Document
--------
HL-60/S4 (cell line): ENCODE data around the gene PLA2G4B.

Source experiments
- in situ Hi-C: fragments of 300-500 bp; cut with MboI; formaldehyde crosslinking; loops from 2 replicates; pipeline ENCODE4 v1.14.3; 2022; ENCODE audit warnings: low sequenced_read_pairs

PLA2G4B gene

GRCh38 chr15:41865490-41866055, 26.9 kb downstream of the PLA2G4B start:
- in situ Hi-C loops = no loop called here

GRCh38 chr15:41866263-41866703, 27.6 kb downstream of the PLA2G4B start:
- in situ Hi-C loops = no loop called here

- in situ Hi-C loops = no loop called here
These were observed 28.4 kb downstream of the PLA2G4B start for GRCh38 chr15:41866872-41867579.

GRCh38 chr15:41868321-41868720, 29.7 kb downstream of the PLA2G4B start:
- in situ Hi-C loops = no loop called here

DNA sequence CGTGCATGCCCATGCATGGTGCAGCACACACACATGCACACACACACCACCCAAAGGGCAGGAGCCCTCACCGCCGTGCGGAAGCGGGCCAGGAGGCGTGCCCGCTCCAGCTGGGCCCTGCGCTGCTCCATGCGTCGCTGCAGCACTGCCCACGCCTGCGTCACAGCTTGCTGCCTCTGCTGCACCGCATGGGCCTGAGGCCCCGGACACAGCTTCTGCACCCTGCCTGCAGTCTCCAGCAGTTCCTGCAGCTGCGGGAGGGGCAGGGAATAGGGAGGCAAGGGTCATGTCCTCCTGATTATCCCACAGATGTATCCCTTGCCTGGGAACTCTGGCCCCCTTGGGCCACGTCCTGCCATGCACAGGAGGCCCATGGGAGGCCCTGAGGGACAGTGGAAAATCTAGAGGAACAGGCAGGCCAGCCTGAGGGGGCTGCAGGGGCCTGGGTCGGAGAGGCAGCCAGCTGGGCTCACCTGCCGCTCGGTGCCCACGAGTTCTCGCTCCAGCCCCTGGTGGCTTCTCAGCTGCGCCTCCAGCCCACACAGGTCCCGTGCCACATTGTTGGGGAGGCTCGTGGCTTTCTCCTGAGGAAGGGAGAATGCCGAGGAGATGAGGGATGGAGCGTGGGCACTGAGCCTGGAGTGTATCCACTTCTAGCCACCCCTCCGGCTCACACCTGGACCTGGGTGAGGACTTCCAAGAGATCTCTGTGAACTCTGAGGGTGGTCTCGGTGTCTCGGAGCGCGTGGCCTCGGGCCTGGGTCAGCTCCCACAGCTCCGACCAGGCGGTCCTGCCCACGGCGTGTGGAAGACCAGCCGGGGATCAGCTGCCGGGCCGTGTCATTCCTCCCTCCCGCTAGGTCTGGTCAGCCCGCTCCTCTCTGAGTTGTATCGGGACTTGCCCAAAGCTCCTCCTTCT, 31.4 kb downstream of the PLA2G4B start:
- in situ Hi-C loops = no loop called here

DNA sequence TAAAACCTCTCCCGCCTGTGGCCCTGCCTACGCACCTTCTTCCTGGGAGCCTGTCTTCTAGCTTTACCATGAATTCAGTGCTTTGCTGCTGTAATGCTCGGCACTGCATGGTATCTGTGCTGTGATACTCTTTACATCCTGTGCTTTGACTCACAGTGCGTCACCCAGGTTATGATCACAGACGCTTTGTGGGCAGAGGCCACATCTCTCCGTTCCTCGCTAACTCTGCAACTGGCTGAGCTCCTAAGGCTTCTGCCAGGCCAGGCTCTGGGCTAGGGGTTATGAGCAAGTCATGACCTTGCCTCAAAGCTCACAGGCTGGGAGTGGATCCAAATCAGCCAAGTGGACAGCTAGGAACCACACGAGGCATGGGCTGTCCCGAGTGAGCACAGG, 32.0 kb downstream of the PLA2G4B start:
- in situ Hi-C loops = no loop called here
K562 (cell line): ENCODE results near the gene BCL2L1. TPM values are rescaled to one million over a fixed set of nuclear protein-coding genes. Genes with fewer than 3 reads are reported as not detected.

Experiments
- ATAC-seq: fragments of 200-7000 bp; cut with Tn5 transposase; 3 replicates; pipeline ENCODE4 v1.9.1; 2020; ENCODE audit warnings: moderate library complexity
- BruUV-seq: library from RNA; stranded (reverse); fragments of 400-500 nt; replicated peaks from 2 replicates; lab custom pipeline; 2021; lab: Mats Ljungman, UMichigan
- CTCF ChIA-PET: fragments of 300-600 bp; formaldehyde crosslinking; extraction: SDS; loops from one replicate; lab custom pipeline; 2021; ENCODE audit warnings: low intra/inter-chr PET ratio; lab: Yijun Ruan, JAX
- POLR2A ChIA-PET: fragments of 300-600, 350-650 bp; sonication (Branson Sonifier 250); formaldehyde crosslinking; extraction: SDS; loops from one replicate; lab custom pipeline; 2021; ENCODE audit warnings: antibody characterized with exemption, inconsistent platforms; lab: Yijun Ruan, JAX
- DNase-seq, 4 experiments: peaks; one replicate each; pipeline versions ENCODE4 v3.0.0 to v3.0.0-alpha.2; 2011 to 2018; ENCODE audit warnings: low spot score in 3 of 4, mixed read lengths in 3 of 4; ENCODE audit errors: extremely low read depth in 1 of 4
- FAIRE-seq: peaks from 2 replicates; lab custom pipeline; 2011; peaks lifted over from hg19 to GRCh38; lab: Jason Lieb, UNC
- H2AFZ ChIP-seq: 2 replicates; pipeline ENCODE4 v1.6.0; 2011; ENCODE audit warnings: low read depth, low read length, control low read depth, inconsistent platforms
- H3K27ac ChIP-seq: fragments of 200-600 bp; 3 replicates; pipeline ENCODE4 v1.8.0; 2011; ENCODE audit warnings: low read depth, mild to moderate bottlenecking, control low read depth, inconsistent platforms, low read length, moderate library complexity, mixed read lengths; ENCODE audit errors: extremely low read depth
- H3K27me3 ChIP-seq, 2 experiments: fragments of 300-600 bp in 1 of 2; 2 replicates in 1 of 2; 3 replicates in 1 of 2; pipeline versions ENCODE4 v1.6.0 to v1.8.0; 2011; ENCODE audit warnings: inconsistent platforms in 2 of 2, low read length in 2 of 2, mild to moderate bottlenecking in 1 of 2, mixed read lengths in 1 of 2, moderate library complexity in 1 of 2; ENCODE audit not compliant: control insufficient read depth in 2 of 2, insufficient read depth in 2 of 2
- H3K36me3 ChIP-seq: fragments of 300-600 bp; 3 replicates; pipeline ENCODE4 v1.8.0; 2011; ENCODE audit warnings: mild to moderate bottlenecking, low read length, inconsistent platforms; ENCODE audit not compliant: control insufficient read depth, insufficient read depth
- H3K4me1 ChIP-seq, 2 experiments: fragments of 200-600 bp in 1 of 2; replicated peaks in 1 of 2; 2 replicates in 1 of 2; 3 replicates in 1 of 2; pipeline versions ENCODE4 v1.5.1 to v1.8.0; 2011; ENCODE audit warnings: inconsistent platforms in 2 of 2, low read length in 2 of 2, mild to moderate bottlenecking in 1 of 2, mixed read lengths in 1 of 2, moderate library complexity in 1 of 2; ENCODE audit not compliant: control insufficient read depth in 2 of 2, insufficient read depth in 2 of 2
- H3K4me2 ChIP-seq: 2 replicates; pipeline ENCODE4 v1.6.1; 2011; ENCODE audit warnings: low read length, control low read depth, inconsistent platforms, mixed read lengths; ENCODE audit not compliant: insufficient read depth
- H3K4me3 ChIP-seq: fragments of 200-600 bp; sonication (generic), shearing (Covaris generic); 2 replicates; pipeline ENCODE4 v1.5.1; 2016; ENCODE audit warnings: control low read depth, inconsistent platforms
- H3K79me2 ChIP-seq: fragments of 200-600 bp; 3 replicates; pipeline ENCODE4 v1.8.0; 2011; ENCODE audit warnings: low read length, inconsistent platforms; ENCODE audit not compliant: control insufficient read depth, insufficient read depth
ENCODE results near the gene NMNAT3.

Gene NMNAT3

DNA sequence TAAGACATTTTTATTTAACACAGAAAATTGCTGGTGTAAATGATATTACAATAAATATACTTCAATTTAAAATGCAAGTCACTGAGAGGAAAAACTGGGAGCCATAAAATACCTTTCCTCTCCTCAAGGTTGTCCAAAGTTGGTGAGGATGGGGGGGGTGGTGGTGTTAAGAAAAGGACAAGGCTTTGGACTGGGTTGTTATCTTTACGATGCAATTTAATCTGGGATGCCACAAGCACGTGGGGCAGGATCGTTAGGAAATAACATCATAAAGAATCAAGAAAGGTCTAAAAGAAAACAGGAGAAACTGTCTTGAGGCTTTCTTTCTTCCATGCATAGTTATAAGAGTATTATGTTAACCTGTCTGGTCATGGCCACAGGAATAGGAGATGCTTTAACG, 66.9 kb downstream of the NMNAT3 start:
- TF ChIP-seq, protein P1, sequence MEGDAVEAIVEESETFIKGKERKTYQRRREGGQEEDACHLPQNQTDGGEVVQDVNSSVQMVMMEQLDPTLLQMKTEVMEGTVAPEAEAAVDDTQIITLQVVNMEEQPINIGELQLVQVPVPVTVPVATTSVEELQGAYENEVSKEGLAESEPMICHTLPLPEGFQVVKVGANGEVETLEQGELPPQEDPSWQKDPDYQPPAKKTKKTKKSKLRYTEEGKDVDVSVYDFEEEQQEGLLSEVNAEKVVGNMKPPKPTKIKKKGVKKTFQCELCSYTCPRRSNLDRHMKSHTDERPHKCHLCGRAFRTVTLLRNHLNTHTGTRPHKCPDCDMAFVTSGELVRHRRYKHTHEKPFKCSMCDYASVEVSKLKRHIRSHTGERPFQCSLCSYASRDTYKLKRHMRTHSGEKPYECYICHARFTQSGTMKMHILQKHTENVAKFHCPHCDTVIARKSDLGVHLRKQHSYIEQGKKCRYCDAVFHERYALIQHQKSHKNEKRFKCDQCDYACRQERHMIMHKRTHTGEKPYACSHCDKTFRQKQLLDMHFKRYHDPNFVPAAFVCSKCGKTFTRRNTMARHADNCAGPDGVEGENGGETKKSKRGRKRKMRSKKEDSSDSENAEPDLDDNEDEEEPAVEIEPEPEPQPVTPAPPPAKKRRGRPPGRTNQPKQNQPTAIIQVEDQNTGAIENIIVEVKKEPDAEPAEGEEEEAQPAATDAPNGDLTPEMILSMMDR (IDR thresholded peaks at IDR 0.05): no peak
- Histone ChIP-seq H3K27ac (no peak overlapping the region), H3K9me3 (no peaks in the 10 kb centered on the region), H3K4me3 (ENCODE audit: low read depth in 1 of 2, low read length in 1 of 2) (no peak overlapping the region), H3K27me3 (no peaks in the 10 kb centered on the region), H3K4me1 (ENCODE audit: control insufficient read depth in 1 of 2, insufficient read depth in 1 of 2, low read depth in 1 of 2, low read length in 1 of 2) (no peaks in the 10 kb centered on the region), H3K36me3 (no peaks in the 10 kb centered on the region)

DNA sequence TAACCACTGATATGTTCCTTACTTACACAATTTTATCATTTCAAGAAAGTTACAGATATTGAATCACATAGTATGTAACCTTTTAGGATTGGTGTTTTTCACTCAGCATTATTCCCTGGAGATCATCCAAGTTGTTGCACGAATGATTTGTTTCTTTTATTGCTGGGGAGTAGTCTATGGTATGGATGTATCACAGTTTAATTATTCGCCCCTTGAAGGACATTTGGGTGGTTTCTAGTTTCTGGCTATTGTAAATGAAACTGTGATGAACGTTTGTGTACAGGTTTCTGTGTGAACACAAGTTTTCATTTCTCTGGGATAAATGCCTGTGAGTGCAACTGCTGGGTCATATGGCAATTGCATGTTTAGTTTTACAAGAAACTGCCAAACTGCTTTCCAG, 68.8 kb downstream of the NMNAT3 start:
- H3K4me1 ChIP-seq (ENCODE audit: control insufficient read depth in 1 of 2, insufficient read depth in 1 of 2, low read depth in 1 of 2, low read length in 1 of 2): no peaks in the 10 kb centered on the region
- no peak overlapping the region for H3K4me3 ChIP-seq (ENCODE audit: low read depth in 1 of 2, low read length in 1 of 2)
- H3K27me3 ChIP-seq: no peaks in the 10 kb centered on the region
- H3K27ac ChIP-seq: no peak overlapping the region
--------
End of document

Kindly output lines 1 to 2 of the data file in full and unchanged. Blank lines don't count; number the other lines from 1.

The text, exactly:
HL-60/S4 (cell line): ENCODE data around the gene PLA2G4B.

Source experiments